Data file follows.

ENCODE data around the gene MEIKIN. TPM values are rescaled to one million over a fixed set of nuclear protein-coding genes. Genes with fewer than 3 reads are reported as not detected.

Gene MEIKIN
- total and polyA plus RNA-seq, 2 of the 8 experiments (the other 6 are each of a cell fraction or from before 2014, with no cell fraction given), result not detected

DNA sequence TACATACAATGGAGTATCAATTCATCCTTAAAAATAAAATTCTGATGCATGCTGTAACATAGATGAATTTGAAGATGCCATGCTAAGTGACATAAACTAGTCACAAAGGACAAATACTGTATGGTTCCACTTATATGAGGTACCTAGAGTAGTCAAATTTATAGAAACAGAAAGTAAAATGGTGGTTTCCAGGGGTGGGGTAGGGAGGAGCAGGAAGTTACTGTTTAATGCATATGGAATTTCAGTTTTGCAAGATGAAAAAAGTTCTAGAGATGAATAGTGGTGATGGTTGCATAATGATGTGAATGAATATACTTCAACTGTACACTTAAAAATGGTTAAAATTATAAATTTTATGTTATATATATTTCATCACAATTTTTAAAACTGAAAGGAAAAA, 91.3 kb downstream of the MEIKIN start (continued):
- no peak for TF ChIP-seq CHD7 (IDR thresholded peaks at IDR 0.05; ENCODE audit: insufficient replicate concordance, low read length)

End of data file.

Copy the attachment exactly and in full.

ENCODE data around the gene MEIKIN. TPM values are rescaled to one million over a fixed set of nuclear protein-coding genes. Genes with fewer than 3 reads are reported as not detected.

Gene MEIKIN
- total and polyA plus RNA-seq, 2 of the 8 experiments (the other 6 are each of a cell fraction or from before 2014, with no cell fraction given), result not detected

DNA sequence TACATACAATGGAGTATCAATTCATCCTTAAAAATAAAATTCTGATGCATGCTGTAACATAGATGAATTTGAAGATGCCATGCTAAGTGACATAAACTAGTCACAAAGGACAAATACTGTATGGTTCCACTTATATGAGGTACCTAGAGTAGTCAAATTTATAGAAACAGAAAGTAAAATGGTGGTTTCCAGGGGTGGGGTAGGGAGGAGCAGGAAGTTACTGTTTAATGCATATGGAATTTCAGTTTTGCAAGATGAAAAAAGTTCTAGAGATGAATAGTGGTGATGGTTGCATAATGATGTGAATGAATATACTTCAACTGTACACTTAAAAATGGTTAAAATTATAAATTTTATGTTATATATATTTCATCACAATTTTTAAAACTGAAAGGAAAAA, 91.3 kb downstream of the MEIKIN start (continued):
- no peak for TF ChIP-seq CHD7 (IDR thresholded peaks at IDR 0.05; ENCODE audit: insufficient replicate concordance, low read length)